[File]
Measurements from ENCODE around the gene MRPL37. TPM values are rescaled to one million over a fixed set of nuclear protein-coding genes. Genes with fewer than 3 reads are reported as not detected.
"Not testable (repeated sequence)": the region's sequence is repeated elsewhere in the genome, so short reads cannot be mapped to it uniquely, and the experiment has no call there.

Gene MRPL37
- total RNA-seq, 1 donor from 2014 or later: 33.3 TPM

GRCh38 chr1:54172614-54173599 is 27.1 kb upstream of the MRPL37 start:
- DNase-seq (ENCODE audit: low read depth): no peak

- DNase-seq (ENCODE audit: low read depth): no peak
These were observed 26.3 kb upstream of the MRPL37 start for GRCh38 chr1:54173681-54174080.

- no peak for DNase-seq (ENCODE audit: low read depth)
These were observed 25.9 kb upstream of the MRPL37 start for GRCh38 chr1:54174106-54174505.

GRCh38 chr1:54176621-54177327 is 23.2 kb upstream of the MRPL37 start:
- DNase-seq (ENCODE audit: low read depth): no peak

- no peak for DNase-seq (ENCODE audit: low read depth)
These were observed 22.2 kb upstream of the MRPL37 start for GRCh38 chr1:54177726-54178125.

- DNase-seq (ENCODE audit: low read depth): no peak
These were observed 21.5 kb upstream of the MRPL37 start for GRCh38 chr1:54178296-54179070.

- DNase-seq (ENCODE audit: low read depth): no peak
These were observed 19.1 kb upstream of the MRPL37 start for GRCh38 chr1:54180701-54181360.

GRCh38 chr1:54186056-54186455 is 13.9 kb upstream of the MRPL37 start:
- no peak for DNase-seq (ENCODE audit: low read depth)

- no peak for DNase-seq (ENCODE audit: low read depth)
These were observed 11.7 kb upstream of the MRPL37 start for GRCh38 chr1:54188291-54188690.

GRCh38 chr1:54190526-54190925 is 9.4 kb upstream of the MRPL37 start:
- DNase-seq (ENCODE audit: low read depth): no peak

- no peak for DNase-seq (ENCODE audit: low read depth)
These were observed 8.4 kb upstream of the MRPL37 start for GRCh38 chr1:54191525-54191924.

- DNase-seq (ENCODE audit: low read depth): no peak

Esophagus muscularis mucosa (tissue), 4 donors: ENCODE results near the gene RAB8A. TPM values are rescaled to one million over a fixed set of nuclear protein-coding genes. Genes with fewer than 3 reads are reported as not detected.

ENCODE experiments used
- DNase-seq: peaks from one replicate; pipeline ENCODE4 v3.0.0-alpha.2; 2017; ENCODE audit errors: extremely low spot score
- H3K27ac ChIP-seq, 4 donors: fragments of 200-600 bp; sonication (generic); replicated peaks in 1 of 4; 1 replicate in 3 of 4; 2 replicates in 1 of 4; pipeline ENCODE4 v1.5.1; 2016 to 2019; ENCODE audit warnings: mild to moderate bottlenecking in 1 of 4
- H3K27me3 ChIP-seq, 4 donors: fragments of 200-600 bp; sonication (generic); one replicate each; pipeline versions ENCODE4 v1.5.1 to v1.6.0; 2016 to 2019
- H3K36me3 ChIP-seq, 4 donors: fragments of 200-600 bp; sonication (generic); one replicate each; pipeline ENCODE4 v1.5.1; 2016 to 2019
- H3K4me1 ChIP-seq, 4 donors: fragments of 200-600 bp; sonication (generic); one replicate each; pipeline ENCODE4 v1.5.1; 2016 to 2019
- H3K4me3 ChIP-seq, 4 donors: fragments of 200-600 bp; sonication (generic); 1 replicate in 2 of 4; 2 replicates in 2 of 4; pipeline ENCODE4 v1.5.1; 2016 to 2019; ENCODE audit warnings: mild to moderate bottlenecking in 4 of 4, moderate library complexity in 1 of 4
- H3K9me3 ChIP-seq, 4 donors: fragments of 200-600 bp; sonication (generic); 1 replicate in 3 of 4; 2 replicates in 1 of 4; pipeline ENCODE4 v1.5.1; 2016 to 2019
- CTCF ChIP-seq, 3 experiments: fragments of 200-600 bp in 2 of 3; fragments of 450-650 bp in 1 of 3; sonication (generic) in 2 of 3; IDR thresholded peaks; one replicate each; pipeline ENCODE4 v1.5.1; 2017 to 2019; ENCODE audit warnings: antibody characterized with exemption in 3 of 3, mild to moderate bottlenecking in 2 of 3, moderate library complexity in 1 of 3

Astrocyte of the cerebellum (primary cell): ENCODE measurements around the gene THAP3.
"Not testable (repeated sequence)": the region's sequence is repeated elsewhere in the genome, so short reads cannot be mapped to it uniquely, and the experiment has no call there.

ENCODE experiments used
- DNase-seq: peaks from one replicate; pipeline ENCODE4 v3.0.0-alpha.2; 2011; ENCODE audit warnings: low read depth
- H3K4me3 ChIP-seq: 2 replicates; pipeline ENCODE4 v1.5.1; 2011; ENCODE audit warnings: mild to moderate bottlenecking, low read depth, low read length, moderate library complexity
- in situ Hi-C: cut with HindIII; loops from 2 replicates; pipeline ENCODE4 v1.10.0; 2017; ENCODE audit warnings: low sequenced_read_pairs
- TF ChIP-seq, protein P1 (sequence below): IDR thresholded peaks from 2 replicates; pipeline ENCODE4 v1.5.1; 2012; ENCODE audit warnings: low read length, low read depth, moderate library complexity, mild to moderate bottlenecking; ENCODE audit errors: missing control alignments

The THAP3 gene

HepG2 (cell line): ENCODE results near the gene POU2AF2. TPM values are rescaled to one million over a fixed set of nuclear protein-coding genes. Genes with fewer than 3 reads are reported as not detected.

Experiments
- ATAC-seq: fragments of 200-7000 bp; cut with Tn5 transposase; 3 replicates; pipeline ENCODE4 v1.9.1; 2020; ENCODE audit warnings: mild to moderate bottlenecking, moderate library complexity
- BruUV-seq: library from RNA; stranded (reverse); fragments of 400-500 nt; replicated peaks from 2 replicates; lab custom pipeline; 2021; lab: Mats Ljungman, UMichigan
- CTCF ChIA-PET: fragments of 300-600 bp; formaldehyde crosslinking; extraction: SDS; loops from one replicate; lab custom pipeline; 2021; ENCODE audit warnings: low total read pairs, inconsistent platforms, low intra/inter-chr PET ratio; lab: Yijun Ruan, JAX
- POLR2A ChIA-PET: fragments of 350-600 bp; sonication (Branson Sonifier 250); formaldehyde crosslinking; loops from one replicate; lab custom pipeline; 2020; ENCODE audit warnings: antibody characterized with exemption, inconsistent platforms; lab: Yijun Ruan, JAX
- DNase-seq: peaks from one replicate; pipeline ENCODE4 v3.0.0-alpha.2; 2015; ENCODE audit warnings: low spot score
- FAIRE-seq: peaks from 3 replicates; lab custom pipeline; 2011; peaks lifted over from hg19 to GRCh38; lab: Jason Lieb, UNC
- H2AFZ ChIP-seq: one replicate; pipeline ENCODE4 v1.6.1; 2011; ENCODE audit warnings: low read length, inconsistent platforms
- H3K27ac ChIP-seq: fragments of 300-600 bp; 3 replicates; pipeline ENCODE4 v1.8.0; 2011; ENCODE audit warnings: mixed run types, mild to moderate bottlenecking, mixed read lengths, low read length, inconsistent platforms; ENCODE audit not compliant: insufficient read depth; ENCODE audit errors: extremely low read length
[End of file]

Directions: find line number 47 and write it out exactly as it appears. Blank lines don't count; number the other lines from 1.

Experiments